Trying to find reasonable pricing

Discussion in 'Photographic Discussions' started by Nickjd, Sep 4, 2007.

  1. Nickjd

    Nickjd TPF Noob!

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    I've recently been doing more and more little photography jobs, and have had lots of problems trying to figure out reasonable rates for the work that I do. Comparing my work to "professional" photographers, my work is as good as and in many cases, much better quality. I have no idea what is normal pricing for small jobs. The most recent job was with the YMCA where I was supposed to take pictures of kids for posters on the walls. I was to print thirty 13x19 posters on professional photographic paper for them and I would be paid $400. I knew the director of that Y, so I thought it would just be nice to help them out for cheap. I had about 8 hours of work in it (not including all the commuting, I had to do 120 miles of city driving to get there and back 4 times). So, overall I was taking and selling 13x19 prints at a professional quality for only $13.33 a piece! That's such an incredible bargain I thought, to have a real photographer take pictures and print them for you.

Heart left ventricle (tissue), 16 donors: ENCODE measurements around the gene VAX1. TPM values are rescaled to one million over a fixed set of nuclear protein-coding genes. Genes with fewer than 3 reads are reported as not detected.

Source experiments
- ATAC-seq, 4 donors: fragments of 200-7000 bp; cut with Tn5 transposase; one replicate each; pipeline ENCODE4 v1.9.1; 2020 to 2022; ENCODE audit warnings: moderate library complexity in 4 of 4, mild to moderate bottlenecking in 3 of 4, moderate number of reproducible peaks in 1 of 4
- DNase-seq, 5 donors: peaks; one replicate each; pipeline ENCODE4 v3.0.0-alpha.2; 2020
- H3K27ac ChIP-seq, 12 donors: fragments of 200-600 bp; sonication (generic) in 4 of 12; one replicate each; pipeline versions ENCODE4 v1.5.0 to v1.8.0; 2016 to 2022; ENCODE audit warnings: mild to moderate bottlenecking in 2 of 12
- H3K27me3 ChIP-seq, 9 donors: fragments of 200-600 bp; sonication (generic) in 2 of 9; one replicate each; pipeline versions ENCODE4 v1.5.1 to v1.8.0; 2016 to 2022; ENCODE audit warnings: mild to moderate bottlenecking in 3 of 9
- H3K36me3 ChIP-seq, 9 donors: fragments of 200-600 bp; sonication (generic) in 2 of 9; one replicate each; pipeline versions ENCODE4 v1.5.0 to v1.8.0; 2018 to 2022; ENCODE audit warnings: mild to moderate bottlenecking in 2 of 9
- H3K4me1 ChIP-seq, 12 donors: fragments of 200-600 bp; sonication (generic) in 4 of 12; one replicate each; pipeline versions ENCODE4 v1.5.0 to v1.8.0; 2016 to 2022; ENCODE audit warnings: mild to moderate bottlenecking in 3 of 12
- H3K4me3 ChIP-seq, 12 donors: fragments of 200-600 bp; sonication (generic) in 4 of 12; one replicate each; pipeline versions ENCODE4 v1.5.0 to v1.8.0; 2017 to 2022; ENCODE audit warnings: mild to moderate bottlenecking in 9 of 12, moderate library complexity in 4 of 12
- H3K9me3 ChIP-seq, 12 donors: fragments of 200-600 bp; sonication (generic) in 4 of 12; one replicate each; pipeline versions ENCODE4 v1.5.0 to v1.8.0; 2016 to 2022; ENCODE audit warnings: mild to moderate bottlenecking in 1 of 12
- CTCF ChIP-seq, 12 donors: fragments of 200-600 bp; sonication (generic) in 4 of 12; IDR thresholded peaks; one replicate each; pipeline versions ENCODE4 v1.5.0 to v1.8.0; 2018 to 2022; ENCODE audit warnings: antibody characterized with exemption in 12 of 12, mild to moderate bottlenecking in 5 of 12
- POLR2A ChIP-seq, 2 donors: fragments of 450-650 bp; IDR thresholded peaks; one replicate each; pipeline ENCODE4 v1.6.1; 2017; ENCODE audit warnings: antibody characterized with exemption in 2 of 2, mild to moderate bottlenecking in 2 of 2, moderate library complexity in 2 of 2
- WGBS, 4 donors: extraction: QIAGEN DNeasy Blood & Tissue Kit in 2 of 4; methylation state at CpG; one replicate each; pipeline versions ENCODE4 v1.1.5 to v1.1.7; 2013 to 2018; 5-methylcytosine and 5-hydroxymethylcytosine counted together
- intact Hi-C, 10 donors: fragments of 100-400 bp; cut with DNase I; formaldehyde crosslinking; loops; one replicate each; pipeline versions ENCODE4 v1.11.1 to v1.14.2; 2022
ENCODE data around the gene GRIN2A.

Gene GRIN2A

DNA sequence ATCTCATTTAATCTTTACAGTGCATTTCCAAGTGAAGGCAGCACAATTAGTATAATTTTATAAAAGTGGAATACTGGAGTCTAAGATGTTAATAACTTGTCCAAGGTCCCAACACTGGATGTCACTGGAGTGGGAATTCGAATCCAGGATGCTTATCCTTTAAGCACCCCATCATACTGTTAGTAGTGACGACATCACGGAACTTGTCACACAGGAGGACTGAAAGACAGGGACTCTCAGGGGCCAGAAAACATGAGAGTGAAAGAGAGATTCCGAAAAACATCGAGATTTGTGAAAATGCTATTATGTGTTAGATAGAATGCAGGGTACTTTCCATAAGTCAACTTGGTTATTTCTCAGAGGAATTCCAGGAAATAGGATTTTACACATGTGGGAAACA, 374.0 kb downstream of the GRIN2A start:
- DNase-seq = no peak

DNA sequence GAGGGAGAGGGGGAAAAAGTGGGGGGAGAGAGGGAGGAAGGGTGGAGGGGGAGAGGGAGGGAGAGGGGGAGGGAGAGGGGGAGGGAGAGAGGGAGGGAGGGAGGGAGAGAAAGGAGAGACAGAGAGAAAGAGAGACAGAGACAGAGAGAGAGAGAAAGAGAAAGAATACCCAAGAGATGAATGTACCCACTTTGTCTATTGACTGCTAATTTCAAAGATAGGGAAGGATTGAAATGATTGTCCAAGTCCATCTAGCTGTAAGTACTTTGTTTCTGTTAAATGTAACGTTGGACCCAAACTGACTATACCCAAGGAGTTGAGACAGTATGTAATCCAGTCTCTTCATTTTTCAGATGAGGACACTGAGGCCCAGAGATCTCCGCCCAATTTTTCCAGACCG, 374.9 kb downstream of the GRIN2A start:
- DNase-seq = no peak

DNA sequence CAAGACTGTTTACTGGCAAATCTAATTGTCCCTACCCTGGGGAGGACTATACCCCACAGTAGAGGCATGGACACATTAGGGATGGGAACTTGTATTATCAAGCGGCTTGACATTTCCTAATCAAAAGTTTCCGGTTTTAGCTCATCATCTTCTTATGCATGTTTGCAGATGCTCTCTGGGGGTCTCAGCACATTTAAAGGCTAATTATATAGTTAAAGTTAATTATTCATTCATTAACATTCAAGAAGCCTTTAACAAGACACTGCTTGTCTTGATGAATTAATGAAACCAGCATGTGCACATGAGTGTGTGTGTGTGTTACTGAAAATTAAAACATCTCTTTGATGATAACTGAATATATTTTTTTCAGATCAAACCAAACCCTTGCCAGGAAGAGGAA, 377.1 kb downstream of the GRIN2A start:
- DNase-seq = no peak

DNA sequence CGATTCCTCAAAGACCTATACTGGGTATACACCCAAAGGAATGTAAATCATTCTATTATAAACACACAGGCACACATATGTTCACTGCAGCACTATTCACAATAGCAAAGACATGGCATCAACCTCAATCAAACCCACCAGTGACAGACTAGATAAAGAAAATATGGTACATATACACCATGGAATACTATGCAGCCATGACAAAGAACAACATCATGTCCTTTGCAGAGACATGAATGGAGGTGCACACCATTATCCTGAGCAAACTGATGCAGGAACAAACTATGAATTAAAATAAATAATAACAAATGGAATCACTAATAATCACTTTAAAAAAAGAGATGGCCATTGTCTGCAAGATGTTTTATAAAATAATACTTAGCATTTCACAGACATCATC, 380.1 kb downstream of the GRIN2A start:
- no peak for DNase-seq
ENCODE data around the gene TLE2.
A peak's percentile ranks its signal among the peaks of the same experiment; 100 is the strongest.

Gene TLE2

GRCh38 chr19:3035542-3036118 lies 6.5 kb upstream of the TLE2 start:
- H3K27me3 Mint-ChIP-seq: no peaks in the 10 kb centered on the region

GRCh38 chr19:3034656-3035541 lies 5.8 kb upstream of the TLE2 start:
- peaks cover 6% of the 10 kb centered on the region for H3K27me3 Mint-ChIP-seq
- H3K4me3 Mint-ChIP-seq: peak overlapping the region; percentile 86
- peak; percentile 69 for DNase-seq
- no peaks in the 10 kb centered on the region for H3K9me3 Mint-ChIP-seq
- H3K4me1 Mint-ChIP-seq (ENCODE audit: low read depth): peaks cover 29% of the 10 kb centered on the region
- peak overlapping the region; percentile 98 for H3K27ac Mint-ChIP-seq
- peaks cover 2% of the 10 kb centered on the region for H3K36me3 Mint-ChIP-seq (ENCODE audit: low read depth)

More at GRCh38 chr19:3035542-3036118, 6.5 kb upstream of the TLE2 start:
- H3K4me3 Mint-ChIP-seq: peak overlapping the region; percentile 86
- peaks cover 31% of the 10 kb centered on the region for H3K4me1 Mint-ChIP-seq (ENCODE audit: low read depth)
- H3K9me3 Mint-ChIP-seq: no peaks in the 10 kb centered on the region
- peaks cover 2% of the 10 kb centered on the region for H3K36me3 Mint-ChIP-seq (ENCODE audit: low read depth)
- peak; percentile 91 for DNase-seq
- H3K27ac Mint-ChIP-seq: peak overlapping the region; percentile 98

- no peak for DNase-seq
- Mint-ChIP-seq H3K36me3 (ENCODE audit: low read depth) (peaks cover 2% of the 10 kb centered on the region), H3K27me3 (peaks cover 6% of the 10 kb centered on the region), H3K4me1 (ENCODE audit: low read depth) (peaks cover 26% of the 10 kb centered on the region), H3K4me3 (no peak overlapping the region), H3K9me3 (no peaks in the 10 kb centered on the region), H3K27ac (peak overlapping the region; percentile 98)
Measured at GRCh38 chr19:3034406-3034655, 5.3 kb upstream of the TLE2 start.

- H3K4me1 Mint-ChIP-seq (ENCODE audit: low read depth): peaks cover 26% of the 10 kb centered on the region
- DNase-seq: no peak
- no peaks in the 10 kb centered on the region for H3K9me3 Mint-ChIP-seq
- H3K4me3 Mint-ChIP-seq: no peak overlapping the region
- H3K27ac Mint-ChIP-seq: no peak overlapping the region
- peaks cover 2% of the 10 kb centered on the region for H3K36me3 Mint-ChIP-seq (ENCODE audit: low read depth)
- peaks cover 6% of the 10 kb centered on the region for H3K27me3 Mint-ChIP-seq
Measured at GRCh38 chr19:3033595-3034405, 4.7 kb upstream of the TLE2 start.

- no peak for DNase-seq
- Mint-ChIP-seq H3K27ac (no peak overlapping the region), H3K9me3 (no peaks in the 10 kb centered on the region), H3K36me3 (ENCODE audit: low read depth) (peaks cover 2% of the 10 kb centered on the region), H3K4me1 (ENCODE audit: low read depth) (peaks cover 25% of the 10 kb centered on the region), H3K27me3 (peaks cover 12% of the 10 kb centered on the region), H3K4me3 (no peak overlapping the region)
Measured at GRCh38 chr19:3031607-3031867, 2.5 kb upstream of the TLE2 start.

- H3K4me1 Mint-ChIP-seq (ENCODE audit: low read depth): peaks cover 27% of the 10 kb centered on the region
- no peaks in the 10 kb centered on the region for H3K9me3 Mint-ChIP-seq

Now they wanted to use my photography in their brochures and stuff for free, they are expecting me to just give them the rights to the images. I know this is just the ymca, and I don't want to be a jerk, but how should I formulate pricing for small jobs like this?
    I feel like they think that doing photography stuff is cheap! For a student to spend nearly $3000 on equipment is no easy task, and to barely make a profit is a slap in the face.

    So what do you people think? I wanted to have the opinions from other photographers.
    Thanks!
    Nick
     
  2. Garbz

    Garbz No longer a newbie, moving up!

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    Think of it in basic utility terms. Find out how many hours you are working for and put the minimum price per hour you are willing to work for on the job. Then also look at it in terms of satisfaction. If the job is crap don't except less than the minimum, if the job sounds like a fun afternoon more than it does work you may be a bit more flexible.